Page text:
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The Gov. Eric Greitens Case

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  After serving 16 years as a former Navy SEAL and Rhodes scholar and now Missouri’s Governor, Eric Greitens was indicted of a felony invasion of privacy charge through an extramarital affair that he had in 2015.


  Greitens was accused by the St. Louis grand jury of having taken nude or partially nude photos of the woman he was having an affair with without her permission or acknowledgement at all. He later distributed the photos he took onto his computer, which made the case a felony rather than a misdemeanor. A television station in St. Louis aired a report that claims Greitens threatened the women with retribution if she revealed their relationship, but Greitens quickly denied those rumors. This felony is now making a chaos in the political standpoint of Missouri.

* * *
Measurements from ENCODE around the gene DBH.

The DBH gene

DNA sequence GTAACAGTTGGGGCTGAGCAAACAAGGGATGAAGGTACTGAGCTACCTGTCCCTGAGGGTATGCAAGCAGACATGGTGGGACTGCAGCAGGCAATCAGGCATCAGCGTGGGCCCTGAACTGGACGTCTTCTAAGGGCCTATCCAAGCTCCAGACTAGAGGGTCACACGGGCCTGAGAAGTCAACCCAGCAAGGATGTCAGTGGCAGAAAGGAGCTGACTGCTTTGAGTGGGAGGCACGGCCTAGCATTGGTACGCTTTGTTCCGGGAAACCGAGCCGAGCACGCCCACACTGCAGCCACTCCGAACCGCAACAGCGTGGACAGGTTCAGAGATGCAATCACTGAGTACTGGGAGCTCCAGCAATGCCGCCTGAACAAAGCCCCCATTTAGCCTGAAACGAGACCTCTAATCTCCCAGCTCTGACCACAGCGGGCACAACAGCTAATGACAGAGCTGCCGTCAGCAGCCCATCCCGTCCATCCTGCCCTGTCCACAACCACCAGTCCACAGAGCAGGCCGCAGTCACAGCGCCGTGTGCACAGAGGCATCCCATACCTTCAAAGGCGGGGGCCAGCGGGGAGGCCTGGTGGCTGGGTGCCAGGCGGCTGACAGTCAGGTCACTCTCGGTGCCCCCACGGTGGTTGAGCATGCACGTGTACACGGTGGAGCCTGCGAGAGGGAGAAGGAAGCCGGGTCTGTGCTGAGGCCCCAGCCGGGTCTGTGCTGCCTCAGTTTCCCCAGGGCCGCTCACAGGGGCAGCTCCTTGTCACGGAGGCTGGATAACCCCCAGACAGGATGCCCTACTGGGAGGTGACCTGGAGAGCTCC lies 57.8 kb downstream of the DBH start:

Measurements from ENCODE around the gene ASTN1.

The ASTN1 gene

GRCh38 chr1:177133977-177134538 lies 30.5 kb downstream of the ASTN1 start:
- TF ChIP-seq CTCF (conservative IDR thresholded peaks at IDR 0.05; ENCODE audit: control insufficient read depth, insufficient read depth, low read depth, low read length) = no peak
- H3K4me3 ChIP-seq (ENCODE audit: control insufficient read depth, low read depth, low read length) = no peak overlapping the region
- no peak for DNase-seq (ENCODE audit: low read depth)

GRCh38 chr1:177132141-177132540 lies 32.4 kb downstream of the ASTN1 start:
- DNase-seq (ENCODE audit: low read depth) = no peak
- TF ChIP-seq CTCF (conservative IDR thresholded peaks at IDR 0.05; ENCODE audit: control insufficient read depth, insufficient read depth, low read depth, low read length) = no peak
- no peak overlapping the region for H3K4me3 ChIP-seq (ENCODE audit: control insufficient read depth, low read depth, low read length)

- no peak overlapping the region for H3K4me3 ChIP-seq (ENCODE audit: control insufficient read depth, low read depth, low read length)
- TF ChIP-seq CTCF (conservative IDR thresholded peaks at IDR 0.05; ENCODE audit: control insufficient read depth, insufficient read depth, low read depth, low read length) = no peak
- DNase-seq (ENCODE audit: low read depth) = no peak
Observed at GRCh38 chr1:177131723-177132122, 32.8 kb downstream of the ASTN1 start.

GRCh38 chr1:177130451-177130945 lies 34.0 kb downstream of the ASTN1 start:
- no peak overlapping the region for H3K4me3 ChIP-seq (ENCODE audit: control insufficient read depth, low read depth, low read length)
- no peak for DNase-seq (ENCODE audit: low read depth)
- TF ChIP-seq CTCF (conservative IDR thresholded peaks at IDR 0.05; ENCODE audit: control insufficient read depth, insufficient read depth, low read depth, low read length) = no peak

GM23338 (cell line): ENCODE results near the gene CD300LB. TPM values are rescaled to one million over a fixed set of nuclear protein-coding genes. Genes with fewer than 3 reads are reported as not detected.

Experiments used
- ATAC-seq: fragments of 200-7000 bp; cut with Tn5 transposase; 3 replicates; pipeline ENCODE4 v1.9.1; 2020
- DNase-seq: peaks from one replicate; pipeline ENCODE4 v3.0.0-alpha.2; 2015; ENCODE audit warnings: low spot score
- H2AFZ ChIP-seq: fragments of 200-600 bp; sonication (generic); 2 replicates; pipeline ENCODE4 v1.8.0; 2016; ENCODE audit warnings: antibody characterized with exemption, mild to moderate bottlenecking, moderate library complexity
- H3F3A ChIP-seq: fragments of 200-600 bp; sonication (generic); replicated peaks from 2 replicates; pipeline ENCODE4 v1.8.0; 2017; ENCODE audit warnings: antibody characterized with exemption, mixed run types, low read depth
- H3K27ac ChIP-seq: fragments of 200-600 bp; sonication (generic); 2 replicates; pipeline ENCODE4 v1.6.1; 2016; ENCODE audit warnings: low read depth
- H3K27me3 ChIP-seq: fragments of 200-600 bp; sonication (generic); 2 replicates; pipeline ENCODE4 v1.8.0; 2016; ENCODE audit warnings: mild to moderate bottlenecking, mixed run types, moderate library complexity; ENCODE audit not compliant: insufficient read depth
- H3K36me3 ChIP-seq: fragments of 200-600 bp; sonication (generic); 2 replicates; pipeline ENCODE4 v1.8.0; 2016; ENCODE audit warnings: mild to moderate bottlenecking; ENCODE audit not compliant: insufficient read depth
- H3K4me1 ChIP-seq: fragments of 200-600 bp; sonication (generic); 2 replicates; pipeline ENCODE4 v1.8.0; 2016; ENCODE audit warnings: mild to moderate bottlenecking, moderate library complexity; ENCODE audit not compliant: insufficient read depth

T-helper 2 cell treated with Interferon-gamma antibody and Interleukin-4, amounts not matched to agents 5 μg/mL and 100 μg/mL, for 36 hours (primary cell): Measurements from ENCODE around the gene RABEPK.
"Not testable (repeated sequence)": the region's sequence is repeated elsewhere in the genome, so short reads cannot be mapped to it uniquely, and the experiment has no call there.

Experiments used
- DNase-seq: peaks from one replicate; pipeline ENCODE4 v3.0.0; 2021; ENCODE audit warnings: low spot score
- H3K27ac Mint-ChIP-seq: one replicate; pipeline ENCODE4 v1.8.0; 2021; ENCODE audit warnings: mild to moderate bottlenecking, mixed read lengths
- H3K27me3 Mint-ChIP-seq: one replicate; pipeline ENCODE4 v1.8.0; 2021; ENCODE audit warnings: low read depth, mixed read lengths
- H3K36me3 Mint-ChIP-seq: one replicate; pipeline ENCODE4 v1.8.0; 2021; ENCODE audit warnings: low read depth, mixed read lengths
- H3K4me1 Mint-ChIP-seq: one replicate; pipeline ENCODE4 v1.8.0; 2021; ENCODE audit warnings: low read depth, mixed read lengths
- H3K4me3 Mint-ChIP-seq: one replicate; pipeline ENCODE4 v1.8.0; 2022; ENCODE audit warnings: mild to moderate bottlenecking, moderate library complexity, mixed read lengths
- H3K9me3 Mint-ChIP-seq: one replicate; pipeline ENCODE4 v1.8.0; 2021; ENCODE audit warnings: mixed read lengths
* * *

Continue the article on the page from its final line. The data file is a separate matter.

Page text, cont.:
“If he has the mindset that taking advantage of people is okay and can be done without consequences, imagine what he could do to Missouri. Putting someone in charge who does not have the mindset is never a good idea because their way of doing things is usually not what’s best for the people,” said sophomore Victoria Morelli.


  Greitens was put in the St. Louis jail, but soon released on his own recognizance. After being pressured to resign, Eric Greitens resisted calls to resign and tells people that he did nothing illegal. Greitens lawyer told reporters that “the charge was baseless and that he would be filling a motion to dismiss the case.” Greitens also defended himself on social media saying he “made a personal mistake, but did not commit a crime.” He suggested that the charges put on him were the work of a “reckless liberal prosecutor who uses her office to score political points.” Even large majorities of Republicans say lawmakers should “move swiftly to bring this to a resolution” and possibly impeachment if the governor does not resign.


  “If the political landscape let’s someone that thinks it’s okay to take advantage of people, they are truly not doing something right and people should not vote for someone like that,” said sophomore Silas Woolley.

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